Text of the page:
And yet that Transaction, doughty as it was, took up four most precious Months, which most certainly might have been much better employ'd in rendering it impossible for the Enemy to re-enter Spain; nor had there been any Great Difficulty in so doing, but the contrary, if the General at Madrid had thought convenient to have join'd the Troops under the Earl of Peterhorow, and then to have march'd directly towards Pampelona, or the Frontiers of France. To this the Earl of Peterborow solicited the King, and those about him; he advis'd, desir'd, and intreated him to lose no time, but to put in Execution those Measures resolv'd on at Barcelona. A Council of War in Valencia renew'd the same Application; but all to no Purpose, his Rout was order'd him, and that to meet his Majesty on the Frontiers of Arragon. There, indeed, the Earl did meet the King; and the French General an Army, which, by Virtue of a decrepid Intelligence, he never saw or heard of till he fled from it to his Camp at Guadalira. Inexpressible with the Confusion in this fatal Camp: The King from Arragon, The Earl of Peterborow from Valencia arriving in it the same Day, almost the same Hour that the Earl of Galoway enter'd under a hasty Retreat before the French Army.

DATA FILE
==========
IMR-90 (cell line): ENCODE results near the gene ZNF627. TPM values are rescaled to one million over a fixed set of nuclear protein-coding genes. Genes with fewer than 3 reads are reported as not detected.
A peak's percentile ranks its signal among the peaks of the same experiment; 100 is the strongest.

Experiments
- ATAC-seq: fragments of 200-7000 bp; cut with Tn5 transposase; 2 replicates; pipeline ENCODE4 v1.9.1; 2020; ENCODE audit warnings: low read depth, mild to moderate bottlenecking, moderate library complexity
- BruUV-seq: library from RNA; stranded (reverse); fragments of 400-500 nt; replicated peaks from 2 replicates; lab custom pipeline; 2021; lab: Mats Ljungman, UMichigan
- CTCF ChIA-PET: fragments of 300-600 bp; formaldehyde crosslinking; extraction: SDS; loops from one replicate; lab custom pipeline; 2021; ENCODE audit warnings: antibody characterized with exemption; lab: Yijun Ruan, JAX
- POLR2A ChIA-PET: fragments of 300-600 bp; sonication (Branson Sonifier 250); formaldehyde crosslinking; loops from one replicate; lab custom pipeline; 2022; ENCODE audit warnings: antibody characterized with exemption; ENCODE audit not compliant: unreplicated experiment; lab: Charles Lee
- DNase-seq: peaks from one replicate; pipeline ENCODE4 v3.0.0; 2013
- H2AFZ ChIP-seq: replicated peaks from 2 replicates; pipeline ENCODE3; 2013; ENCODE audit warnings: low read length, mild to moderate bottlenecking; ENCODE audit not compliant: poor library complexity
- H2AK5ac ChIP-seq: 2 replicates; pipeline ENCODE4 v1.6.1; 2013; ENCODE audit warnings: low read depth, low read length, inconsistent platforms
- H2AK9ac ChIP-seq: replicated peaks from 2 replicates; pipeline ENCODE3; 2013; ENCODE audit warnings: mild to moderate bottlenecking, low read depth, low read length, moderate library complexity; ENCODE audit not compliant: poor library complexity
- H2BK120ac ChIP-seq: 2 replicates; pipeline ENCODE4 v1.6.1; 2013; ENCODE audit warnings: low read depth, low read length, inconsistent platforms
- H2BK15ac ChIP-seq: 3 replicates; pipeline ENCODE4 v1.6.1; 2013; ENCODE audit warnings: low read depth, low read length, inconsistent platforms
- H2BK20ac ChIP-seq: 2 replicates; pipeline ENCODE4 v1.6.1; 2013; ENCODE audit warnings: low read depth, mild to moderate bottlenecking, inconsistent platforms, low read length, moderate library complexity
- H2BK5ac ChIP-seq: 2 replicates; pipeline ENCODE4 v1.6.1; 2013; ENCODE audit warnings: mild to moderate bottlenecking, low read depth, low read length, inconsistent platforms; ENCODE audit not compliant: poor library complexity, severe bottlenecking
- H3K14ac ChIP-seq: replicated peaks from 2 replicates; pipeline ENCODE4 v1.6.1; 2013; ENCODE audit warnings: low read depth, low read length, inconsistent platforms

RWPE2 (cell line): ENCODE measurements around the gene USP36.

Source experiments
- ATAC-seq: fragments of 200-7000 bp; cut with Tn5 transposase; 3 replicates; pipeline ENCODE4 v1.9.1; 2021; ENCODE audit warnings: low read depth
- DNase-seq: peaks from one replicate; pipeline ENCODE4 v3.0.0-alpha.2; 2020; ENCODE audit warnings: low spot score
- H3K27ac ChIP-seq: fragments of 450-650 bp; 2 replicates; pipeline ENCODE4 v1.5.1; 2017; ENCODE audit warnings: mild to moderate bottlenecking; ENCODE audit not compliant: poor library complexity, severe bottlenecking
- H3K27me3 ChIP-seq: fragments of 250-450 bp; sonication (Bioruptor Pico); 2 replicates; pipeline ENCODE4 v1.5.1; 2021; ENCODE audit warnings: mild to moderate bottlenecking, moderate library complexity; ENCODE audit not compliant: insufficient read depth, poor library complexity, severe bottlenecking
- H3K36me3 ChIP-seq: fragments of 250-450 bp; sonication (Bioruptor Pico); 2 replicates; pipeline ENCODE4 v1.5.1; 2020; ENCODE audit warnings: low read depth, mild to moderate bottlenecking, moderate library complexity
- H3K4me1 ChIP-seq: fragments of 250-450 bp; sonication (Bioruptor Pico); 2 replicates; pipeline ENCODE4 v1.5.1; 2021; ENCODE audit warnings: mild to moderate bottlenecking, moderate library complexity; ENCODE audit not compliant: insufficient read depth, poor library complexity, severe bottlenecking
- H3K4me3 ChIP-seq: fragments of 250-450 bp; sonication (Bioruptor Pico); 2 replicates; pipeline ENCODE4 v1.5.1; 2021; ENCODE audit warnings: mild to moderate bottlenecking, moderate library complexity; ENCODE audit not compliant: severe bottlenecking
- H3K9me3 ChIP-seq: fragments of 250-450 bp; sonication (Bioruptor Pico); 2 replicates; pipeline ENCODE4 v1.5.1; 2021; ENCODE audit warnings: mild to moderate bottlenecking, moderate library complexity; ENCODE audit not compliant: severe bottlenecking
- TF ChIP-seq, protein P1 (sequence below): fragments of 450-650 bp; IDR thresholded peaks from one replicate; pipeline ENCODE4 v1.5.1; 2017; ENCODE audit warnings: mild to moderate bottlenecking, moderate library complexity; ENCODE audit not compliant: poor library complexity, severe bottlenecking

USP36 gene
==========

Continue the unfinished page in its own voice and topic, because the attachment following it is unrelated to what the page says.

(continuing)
But to return to Order, which a Zeal of Justice has made me somewhat anticipate; the Earl had not been long at Valencia before he gave Orders to Major-General Windham to march with all the Forces he had, which were not above two thousand Men, and lay Siege to Requina, a Town ten Leagues distant from Valencia, and in the Way to Madrid. The Town was not very strong, nor very large; but sure the odliest fortify'd that ever was. The Houses in a Circle conneftively compos'd the Wall; and the People, who defended the Town, instead of firing from Hornworks, Counterscarps, and Bastions, fir'd out of the Windows of their Houses.